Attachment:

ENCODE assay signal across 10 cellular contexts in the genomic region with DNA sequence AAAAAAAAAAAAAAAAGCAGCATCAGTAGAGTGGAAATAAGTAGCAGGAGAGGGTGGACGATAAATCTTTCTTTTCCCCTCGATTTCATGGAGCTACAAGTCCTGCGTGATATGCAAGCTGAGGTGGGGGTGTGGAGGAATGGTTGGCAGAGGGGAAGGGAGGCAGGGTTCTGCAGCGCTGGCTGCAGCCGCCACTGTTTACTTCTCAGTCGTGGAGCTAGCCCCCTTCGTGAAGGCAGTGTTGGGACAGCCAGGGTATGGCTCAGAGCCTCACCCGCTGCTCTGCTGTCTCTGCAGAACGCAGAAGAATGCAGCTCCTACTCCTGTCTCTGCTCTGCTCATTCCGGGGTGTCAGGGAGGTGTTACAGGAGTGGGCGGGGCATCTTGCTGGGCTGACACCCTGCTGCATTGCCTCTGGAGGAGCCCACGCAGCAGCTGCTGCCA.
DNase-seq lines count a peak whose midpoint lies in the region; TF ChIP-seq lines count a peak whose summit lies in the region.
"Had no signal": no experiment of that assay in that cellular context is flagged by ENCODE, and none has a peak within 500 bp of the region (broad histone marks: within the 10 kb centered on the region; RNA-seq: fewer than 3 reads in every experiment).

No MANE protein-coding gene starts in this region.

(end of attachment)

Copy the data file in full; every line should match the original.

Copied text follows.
ENCODE assay signal across 10 cellular contexts in the genomic region with DNA sequence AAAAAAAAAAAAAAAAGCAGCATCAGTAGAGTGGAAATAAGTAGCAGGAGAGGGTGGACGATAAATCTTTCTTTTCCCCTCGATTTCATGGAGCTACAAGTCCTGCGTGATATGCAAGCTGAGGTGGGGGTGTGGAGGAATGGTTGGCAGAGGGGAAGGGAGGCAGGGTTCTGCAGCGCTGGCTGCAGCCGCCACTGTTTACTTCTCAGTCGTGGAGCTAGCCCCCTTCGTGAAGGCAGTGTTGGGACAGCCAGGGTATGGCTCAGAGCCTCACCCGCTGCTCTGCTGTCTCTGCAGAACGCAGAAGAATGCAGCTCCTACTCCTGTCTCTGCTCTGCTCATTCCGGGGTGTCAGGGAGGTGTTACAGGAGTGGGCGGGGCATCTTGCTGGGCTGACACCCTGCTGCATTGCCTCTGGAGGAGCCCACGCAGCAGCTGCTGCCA.
DNase-seq lines count a peak whose midpoint lies in the region; TF ChIP-seq lines count a peak whose summit lies in the region.
"Had no signal": no experiment of that assay in that cellular context is flagged by ENCODE, and none has a peak within 500 bp of the region (broad histone marks: within the 10 kb centered on the region; RNA-seq: fewer than 3 reads in every experiment).

No MANE protein-coding gene starts in this region.